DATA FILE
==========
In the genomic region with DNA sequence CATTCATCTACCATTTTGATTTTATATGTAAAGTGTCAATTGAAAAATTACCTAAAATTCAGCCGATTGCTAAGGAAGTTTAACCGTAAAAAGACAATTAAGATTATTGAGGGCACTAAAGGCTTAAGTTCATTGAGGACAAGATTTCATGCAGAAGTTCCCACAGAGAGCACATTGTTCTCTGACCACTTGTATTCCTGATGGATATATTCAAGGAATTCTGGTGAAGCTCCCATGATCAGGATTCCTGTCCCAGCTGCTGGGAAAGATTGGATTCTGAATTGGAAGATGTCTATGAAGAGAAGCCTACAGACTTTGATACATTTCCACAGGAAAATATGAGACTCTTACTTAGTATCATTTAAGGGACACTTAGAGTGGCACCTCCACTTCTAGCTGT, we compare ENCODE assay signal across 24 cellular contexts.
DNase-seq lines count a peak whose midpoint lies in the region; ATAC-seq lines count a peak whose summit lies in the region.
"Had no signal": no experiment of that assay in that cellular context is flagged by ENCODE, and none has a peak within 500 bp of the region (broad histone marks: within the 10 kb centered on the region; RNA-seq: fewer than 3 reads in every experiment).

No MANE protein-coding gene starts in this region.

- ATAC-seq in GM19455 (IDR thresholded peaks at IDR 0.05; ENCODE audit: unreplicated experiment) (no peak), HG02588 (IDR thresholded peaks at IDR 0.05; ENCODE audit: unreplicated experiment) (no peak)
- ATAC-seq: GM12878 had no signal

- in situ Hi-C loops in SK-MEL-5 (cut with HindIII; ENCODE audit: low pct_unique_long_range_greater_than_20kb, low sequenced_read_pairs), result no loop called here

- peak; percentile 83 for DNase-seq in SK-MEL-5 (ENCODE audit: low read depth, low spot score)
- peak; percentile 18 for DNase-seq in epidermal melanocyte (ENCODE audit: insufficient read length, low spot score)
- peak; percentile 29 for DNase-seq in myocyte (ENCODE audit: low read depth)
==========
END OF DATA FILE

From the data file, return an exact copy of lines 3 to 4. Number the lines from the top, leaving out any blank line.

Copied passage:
"Had no signal": no experiment of that assay in that cellular context is flagged by ENCODE, and none has a peak within 500 bp of the region (broad histone marks: within the 10 kb centered on the region; RNA-seq: fewer than 3 reads in every experiment).

No MANE protein-coding gene starts in this region.